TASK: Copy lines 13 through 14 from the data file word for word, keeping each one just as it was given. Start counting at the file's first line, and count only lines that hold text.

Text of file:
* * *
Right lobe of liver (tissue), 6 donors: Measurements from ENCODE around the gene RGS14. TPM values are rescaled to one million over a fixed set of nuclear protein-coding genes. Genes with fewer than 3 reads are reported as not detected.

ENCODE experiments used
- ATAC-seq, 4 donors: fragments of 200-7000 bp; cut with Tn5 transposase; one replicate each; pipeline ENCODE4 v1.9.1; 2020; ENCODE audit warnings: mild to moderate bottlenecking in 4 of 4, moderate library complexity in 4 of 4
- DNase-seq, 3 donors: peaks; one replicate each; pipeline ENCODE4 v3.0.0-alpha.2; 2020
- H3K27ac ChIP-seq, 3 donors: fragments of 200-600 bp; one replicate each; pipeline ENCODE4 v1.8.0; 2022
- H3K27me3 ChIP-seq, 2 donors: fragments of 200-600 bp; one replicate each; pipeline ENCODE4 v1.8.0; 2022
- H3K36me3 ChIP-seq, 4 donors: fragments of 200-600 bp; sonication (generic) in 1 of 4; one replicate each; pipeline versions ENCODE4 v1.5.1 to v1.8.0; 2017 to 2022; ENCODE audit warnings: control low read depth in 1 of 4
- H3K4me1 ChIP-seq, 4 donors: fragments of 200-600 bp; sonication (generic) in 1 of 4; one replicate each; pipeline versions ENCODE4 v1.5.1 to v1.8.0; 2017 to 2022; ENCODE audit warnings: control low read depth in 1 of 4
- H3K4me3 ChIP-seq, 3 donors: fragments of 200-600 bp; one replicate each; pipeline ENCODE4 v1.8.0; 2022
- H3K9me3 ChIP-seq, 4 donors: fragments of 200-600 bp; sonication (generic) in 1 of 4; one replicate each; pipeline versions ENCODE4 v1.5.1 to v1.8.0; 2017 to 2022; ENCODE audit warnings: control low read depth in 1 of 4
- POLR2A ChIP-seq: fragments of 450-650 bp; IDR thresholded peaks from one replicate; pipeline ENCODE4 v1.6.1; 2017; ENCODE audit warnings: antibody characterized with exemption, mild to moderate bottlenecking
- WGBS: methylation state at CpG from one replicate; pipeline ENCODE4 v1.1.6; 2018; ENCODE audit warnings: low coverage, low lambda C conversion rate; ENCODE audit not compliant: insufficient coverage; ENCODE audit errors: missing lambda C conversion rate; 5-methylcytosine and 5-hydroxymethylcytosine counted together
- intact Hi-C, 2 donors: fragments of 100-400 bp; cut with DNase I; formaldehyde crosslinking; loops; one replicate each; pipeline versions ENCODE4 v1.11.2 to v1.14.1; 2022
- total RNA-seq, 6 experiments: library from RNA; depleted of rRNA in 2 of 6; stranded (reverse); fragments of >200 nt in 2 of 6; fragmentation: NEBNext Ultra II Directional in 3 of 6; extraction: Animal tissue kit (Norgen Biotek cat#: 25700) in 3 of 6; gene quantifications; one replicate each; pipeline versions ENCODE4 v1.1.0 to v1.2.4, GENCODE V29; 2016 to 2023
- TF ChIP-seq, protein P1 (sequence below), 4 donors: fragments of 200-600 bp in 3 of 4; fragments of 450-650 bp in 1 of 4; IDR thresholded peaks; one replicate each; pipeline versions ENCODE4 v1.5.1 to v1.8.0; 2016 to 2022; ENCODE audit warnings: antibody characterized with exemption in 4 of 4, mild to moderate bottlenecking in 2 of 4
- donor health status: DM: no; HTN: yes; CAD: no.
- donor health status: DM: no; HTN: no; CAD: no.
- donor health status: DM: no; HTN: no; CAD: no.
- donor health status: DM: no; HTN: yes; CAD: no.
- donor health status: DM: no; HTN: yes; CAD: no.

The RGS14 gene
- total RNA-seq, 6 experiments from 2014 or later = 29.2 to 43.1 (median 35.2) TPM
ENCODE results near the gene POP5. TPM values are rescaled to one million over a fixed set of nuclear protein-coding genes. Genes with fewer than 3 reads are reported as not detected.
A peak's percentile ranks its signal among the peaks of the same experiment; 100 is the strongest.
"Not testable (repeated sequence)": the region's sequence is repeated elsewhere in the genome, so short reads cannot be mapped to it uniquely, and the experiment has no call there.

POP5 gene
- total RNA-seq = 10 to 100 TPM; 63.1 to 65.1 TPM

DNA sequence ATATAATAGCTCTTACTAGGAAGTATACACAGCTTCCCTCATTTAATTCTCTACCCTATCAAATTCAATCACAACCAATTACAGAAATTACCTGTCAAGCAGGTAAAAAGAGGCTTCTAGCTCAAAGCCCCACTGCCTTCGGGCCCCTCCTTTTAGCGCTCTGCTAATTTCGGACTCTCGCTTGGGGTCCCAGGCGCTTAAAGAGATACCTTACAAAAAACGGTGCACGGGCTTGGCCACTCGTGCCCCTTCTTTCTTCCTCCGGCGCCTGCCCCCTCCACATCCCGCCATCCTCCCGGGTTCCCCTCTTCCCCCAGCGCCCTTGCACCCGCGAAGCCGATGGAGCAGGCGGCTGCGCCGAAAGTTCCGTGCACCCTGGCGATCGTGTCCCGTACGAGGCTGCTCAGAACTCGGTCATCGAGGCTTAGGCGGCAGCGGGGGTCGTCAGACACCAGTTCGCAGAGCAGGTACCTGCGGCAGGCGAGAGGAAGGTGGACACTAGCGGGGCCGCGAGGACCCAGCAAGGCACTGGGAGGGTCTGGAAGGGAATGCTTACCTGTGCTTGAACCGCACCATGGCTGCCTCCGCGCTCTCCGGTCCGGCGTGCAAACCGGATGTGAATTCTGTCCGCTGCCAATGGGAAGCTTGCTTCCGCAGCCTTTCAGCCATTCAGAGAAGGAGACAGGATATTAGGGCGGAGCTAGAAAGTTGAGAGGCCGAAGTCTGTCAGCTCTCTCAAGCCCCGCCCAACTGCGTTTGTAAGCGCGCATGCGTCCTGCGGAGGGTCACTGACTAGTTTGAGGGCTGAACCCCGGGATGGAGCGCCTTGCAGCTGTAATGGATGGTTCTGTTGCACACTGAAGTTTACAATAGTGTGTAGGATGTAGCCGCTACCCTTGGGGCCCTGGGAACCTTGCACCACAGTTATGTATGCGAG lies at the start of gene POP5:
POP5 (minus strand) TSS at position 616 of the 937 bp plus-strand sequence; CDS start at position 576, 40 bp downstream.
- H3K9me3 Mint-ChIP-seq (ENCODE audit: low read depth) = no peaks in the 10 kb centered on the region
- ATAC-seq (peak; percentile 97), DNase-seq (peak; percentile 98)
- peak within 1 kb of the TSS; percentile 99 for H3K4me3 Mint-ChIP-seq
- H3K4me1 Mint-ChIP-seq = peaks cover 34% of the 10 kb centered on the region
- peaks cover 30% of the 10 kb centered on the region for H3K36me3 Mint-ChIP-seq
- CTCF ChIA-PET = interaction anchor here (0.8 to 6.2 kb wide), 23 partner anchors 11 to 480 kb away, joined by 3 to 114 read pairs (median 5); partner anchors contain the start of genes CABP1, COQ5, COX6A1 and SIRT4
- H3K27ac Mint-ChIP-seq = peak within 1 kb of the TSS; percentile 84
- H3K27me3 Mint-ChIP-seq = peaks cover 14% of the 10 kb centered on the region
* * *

- intact Hi-C, 2 donors: fragments of 100-400 bp; cut with DNase I; formaldehyde crosslinking; loops; one replicate each; pipeline versions ENCODE4 v1.11.2 to v1.14.1; 2022
- total RNA-seq, 6 experiments: library from RNA; depleted of rRNA in 2 of 6; stranded (reverse); fragments of >200 nt in 2 of 6; fragmentation: NEBNext Ultra II Directional in 3 of 6; extraction: Animal tissue kit (Norgen Biotek cat#: 25700) in 3 of 6; gene quantifications; one replicate each; pipeline versions ENCODE4 v1.1.0 to v1.2.4, GENCODE V29; 2016 to 2023